What is it?
Causes and Types
Who's at Risk?
Diet and Diabetes
Blood Glucose Test
Diabetes mellitus is characterized by chronic elevation of blood glucose levels, a condition called hyperglycaemia. There are two major forms of the disease. Type I, insulin-dependent diabetes mellitus (IDDM), formerly referred to as juvenile-onset diabetes, usually develops in childhood. IDDM stems from an inability of the pancreas to produce insulin because the diabetic person's immune system produces antibodies that destroy the insulin-producing beta cells. Because the body is no longer able to produce insulin, daily injections of insulin are required. Diet plays no part in causing IDDM, although breastfeeding may offer some protection against it developing. Diabetes of this kind is difficult to cure. Even so, following a good diet with adequate starch and fiber can often make possible a reduction in insulin intake by about one-third, as well as reduce the incidence and severity of diabetic complications. In susceptible individuals it can be sparked by viral infections such as a previous attack of mumps or German measles.
Type II, non-insulin-dependent diabetes mellitus (NIDDM), which was once called adult-onset diabetes, tends to be much more common among older people. It usually occurs after 40 years of age and becomes more common with increasing age. NIDDM arises from either sluggish pancreatic secretion of insulin or a resistance to insulin by the body's tissues; sometimes both factors are involved. It is linked to genetics and obesity, notably upper-body obesity. In this case, enough insulin is produced, but its utilization in the cells of the body is simply blocked by the effects of a diet rich in fats. Eating refined white sugar and other simple sugars also contributes to diabetes because in excess, these sugars convert to fat in the body.
People with NIDDM can control blood glucose levels through diet and exercise and, if necessary, by taking oral medications. Severe diabetics need insulin injections if other methods fail to control their condition. The injected insulin is extracted from the pancreas of pigs, sheep, and oxen. By the early 1980s certain strains of bacteria had been genetically modified to produce human insulin.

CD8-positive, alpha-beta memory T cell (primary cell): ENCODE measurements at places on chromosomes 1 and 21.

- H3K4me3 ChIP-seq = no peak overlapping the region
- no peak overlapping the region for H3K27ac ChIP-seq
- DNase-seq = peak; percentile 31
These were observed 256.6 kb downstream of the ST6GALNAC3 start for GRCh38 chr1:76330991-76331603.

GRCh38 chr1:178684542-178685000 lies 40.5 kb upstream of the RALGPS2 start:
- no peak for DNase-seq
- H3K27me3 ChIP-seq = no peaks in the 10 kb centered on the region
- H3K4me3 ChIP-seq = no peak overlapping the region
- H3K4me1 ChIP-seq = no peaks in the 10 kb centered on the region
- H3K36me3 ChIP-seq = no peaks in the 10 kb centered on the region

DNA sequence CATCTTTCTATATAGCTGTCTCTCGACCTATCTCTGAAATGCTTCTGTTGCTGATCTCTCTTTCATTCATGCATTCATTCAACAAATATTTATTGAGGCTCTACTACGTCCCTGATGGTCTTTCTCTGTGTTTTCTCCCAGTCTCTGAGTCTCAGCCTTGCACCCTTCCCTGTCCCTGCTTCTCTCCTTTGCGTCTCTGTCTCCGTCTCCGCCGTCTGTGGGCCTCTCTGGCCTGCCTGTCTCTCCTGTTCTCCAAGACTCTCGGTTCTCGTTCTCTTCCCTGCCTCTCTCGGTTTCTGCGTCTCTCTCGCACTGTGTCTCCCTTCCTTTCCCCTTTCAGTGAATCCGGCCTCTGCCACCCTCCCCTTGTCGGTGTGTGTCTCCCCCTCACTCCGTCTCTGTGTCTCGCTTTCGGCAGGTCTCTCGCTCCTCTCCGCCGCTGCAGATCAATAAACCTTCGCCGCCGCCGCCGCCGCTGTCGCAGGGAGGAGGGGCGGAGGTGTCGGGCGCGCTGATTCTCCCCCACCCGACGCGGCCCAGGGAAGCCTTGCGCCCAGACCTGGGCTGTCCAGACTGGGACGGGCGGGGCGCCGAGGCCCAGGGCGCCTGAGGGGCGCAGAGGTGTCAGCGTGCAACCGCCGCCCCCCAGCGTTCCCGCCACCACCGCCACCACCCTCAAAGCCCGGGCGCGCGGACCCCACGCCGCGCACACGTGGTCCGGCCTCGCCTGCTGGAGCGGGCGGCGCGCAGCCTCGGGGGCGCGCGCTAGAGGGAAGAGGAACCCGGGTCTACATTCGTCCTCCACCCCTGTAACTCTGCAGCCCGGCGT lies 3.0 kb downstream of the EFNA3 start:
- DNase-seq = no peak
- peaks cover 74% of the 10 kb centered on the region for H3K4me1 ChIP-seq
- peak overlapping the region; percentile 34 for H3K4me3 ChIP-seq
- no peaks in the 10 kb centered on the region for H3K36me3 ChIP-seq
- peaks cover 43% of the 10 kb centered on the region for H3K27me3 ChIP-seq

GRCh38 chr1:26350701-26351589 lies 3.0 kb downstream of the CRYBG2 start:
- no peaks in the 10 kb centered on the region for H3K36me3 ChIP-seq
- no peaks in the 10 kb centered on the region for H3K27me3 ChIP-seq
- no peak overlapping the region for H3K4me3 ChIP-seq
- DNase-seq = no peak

Despite their former classifications as juvenile or adult, either type of diabetes can occur at any age. NIDDM is by far the most common type of diabetes, accounting for about 90 percent of all cases, affecting some 15 percent of the population over the age of 50. It is essential for both groups of diabetics to eat regularly to prevent low blood sugar levels. Some insulin-treated diabetics need to eat every 2 or 3 hours and may also require snacks between meals.
In treating diabetes mellitus a complication of having blood sugar below normal levels often occurs. This condition is called hypoglycaemia, which could also develop from the same kind of dietary extremes that cause hyperglycaemia. But instead of a diabetic shortage of insulin, an excess is produced. In time, if insulin overproduction continues, the pancreas becomes overworked and loses its ability to produce sufficient and/or effective insulin.
Even brief falls in blood glucose levels can produce severe brain dysfunction. In healthy individuals, an intricate gluco-regulatory system acts rapidly to counter hypoglycemia by reducing insulin production (insulin is important in the mechanism that removes glucose from the bloodstream) and mobilizing energy reserves from the fat and liver. When this regulatory system does not operate, as in IDDM, disproportionately large amounts of insulin in the blood result in sudden drastic falls in circulating glucose.
Fasting hypoglycaemia can be a life-threatening problem; it occurs most often in diabetic patients who have accidentally overdosed on insulin by mistiming their therapy, missing meals, or exercising without compensating for increased glucose use. The condition also occurs in otherwise healthy individuals with insulin-producing tumors or as a late complication of starvation or other metabolic disorders. The symptoms of hypoglycaemia result from energy starvation in the central nervous system and include mental impairment, confusion, lethargy, and seizures; in severe cases, hypoglycaemia causes coma and death. Diagnosis is based on the concurrence of these neurological symptoms, low levels of circulating glucose, and the alleviation of the patient's symptoms upon the rapid oral or intravenous administration of glucose, which is the usual treatment for the condition.
Gestational diabetes is an ephemeral condition associated with pregnancy. In this situation, blood glucose levels increase during pregnancy but usually return to normal after delivery. However, gestational diabetes is recognized as a risk for developing NIDDM diabetes later in life.
Share this page with your friend
|DISCLAIMER: Information on this site is provided for informational purposes and is not intended as medical advice nor is it intended to replace a medical doctor. You should not use the information contained herein for diagnosing or treating a health problem or disease, or prescribing any medication. You should read carefully all product packaging. If you have or suspect that you have a medical problem, promptly contact your health care provider. Information and statements on this site regarding health supplements have not been evaluated by the medical profession and are not intended to diagnose, treat, cure, or prevent any disease.|